that this Anzick population is the direct
ancestor to many Native Americans to date. As such, our study
is in agreement with the view that present-day Native Americans
are direct descendants of the first peoples in the Americas."
Shane Doyle, study co-author at Montana State University, said,
"I feel like this discovery confirms what tribes never really doubted
that we've been here since time immemorial and that all of
the artifacts in the ground are remnants of our direct ancestors."
It was surprising that the Anzick lineage "is directly ancestral
to so many peoples in the Americas," Willerslev said. "We don't
have genetic information by any means from all tribes, but a very,
very broad estimate suggests 80 percent derives from the Anzick
group, which is an amazing result almost like a missing link,
if you want."
The first Clovis
The origin of the Clovis was uncertain. Although it
was generally believed the Clovis ultimately derived from Asia,
others suggested the ancestors of the Clovis actually may have come
from southwestern Europe between 21,000 and 17,000 years ago, the
so-called "Solutrean hypothesis."
This new research "has settled the long-standing debate about
the origins of the Clovis," Willerslev said. "We can say the Solutrean
theory suggesting Clovis originated from people in Europe doesn't
fit our results."
These genetic findings "seem to fit quite nicely with an early
occupation of the Americas about 2,000 years before the onset of
Clovis," Waters said. "If you look at credible evidence for the
peopling of the Americas, most date from a period 15,000 to 14,500
years ago," although "there are claims of occupation 20,000 to 30,000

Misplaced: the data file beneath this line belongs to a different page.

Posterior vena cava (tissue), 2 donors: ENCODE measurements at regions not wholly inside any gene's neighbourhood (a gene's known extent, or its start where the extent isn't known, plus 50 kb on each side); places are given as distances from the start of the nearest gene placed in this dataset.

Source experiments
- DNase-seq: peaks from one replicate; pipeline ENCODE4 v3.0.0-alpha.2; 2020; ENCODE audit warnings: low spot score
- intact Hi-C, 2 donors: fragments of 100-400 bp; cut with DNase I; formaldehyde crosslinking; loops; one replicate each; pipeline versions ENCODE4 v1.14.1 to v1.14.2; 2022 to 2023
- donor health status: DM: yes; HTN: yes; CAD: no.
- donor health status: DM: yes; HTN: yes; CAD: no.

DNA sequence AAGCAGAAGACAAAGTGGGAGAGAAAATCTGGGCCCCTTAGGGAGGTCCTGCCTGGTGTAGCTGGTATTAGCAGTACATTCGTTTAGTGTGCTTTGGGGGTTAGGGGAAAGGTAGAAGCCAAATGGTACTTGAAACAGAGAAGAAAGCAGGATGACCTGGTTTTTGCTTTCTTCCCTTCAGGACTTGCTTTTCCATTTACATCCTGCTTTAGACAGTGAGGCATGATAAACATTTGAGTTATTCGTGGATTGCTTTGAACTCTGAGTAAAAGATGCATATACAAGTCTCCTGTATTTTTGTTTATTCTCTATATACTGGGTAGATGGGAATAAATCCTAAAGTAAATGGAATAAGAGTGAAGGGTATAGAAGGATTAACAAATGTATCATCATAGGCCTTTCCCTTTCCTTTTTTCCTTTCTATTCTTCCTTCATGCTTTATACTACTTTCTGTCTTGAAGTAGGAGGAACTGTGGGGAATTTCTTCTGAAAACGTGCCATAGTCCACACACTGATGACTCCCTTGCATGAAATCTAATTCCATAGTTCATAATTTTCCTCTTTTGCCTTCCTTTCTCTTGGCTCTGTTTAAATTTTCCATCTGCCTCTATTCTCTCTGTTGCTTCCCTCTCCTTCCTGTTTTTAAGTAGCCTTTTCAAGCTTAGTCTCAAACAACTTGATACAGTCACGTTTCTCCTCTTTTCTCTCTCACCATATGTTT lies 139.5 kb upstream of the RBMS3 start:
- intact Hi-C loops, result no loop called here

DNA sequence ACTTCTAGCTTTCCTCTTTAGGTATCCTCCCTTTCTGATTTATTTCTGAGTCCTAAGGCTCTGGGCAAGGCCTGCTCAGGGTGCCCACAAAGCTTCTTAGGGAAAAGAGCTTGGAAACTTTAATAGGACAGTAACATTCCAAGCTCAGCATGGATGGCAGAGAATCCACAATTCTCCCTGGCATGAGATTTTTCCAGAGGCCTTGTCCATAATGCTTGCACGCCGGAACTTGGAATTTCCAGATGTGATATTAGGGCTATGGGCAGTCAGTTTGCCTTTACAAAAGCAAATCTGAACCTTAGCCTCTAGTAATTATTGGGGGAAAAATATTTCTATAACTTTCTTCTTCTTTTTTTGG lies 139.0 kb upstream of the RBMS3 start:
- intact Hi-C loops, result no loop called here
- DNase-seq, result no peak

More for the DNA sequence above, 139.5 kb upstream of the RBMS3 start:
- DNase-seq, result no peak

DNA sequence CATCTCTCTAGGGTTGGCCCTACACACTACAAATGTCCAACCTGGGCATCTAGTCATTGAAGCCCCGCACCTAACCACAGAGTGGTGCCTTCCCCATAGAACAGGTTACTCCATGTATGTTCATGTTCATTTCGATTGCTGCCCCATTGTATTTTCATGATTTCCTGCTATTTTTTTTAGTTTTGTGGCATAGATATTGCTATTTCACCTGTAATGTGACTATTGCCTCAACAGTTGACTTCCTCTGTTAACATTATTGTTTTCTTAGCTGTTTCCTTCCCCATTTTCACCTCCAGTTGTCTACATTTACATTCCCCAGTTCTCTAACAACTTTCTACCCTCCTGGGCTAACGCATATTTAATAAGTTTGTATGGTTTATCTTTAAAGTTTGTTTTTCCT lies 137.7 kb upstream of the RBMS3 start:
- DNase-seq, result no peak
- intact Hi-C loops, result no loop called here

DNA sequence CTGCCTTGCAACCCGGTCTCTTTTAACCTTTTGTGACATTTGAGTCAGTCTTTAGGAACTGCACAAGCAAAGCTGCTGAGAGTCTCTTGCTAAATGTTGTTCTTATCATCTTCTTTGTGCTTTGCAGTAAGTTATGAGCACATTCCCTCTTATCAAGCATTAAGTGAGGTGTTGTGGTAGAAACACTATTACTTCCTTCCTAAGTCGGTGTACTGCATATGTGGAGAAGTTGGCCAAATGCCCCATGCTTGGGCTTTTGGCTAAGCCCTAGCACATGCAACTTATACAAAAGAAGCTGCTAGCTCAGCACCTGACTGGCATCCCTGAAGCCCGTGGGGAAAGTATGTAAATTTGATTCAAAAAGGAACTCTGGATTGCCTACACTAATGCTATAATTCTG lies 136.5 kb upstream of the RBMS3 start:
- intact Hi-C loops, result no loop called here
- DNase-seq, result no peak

The scientists also discovered evidence of a deep genetic divergence
that occurred between northern Native American groups and those
from Central and South America that happened before the Clovis era.
Specifically, although most South Americans and Mexicans are part
of the Anzick lineage and therefore Clovis, northern Canadian groups
belong to another lineage.
Intriguingly, while the Anzick skeleton dates back 12,600 years
to the twilight of the Clovis era, the antler tools date back about
13,000 years to the dawn of the Clovis era. In addition, "genetic
work shows the antler
tools were made of elk, a rare animal in the plains at that
time," Waters said. The difference in age between the skeleton and
the antler tools, as well as the fact that the antlers were from
a rare animal, suggest the antler tools were "very special ritual
objects passed down for generations."
The remains will be reburied.
"We're excited and honored to work with the tribes
and plan a reburial ceremony to lay this child to rest with the
respect such an important part of human
history deserves," Anzick said. The ceremony is planned for
late spring or early summer of this year.
"The genetic information provided by the Anzick boy is part
of the larger story of modern humans," Waters said. "We know that
modern humans originated in Africa and 50,000 years ago spread rapidly
over Europe and Asia. The last continents to be explored and settled
by modern humans were the Americas. In essence, the Anzick boy tells
us about the epic journey of our species."
The scientists detailed their findings in the Feb. 13 issue
of the journal Nature.